The bug found in Bitcoin Core client is even worse than everyone thought. As it came out, in addition to the possibility to crash all nodes, anyone could have mined an infinite amount of Bitcoins, devaluating the biggest cryptocurrency.
Could it have been the end of Bitcoin, if someone would have found this exploit earlier and used it? Let’s take a deeper look together.
What were the possible consequences of using this bug?
- Any miner could have crashed 90% of all nodes by generating a bad block that would be incompatible with the current software.
- Any miner could have generated additional supply of Bitcoins, so the total supply of BTC would have been bigger than 21 million.
First of all, everyone who knows anything about crypto, is 100% sure that it’s impossible to create more than 21 million of Bitcoins in any case, except for 51% attack, which is highly improbable, given that the current hashrate of the network is over 50 million TH/s. It gives a certain confidence in Bitcoin's value to all crypto investors. What happens, if this confidence fades? Of course, a few thousands of new Bitcoins wouldn't cause a tremendous inflation, but the damage done to the crypto space would be beyond our imagination. The limited supply is one of Bitcoin's fundamental characteristics and one of its selling points. Scarcity plays a big part in this, as everyone who thinks that Bitcoin will become a global currency, knows that there isn’t enough BTC for everyone. There are more millionaires in the world than available Bitcoins, so every millionaire can’t get even 1 Bitcoin for himself. That’s the rhetoric of Bitcoin supporters. So creating even 1,000 more Bitcoins would shake the confidence of retail investors and, more importantly, of institutional investors. Why? Because everyone would understand then that their money depends on a few lines of code. Thus it’s crucial that Bitcoin would remain as stable as possible.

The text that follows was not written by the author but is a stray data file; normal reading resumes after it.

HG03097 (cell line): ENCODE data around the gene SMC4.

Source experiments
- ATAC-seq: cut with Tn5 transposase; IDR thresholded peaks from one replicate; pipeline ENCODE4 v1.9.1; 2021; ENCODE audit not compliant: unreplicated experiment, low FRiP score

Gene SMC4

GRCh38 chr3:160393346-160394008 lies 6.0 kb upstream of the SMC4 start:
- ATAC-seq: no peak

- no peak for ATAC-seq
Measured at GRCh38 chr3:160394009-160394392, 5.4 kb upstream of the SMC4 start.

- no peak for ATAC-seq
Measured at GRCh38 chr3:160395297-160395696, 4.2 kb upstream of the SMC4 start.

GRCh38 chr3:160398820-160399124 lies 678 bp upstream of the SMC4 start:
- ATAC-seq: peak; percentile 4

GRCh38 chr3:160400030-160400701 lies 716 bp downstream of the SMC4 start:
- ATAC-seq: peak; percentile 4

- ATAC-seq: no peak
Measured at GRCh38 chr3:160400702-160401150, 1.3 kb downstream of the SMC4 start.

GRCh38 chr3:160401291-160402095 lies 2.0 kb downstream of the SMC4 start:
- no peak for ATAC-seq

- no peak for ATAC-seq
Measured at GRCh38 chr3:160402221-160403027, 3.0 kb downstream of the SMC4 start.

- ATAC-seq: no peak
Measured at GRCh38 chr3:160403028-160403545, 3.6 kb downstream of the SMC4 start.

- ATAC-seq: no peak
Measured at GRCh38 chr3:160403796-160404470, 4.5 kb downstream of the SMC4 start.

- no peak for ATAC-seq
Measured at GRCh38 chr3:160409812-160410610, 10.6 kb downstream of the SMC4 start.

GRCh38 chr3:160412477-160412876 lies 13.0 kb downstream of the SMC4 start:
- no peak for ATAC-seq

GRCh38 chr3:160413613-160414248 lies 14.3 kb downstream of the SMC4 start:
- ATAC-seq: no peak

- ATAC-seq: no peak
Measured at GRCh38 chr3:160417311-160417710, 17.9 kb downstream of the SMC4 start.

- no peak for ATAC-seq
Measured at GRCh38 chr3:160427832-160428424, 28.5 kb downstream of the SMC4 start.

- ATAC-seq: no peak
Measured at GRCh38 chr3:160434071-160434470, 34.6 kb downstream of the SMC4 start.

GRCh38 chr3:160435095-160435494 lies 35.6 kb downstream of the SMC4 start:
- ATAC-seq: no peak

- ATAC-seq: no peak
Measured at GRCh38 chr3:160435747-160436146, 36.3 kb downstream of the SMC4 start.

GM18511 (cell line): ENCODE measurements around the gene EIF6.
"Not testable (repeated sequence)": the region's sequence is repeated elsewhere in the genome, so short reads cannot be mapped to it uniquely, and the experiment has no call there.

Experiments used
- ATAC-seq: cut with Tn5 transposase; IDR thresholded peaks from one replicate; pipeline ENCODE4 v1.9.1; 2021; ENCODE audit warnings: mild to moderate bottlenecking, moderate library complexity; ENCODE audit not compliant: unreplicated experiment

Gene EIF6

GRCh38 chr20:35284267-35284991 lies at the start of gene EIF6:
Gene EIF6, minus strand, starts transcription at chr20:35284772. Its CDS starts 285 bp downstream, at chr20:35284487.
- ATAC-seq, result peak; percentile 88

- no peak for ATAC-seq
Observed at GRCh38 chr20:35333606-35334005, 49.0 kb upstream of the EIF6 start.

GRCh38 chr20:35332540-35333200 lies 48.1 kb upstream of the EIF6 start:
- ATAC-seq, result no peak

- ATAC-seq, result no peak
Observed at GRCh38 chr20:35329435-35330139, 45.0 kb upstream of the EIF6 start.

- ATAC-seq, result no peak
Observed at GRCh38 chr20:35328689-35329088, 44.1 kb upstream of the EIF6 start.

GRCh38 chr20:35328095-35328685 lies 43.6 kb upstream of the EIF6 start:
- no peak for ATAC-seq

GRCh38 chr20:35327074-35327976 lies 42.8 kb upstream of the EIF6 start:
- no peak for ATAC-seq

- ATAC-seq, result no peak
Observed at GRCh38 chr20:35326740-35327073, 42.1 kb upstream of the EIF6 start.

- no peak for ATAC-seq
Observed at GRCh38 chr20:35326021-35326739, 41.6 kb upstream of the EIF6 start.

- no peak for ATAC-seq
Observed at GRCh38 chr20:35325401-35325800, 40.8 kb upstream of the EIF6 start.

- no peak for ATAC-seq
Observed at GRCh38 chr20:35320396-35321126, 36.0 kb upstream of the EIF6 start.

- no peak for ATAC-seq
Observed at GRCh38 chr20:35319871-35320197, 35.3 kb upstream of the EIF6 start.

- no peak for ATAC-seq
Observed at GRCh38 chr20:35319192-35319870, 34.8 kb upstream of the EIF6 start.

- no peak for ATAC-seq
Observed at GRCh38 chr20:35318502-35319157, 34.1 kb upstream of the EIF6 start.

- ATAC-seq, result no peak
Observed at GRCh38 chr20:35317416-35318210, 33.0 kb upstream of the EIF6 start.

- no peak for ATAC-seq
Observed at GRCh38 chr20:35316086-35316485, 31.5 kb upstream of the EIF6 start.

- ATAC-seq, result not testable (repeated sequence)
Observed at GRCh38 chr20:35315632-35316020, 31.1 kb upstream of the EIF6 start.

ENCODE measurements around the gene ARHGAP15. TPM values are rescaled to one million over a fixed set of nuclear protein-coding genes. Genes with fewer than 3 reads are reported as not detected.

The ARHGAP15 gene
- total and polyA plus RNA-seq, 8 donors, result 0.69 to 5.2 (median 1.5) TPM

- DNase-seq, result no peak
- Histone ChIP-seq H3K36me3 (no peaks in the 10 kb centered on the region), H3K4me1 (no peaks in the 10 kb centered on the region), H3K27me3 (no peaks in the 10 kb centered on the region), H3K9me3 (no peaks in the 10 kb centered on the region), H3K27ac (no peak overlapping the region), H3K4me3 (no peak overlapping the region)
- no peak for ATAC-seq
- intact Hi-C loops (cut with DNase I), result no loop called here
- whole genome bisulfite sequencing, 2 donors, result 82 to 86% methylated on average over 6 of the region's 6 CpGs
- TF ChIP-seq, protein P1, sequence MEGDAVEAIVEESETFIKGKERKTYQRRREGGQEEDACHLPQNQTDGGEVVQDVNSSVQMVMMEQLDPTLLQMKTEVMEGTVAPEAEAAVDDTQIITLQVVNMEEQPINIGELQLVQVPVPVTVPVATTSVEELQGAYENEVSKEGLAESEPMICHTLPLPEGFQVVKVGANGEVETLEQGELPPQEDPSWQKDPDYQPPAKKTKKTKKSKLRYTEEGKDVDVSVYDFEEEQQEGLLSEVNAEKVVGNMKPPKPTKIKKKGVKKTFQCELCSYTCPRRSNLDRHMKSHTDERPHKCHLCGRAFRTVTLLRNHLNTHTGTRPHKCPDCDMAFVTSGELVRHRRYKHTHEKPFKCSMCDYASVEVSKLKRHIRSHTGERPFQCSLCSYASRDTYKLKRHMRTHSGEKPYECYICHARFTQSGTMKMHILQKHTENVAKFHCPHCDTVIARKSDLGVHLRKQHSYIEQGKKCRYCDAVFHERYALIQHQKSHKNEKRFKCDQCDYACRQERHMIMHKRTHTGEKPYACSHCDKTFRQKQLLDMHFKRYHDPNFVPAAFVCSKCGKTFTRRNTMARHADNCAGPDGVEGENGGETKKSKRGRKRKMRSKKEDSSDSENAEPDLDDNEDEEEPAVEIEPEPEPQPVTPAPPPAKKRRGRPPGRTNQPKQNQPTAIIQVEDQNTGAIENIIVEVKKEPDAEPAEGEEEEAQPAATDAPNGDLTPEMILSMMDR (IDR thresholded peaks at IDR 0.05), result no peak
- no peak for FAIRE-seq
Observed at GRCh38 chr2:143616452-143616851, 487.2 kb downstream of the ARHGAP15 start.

What could have happened if the exploit was executed? It could have created more Bitcoins, the price would have dropped tremendously, it would have required a hard fork to mitigate the damage, but it would have been too late. It wouldn’t have given BTC any extra points in the eyes of SEC, and all of us could have said 'bye-bye' to the possibility of ETF approval for a very long time. Also, it would have required upgrading all institutional services that prepare the framework for integrating BTC in global institutional trade. Maybe some of them could have even canceled their plans to build reliable platforms for the unreliable cryptocurrency. It can be compared with the DAO hack, only with a good outcome.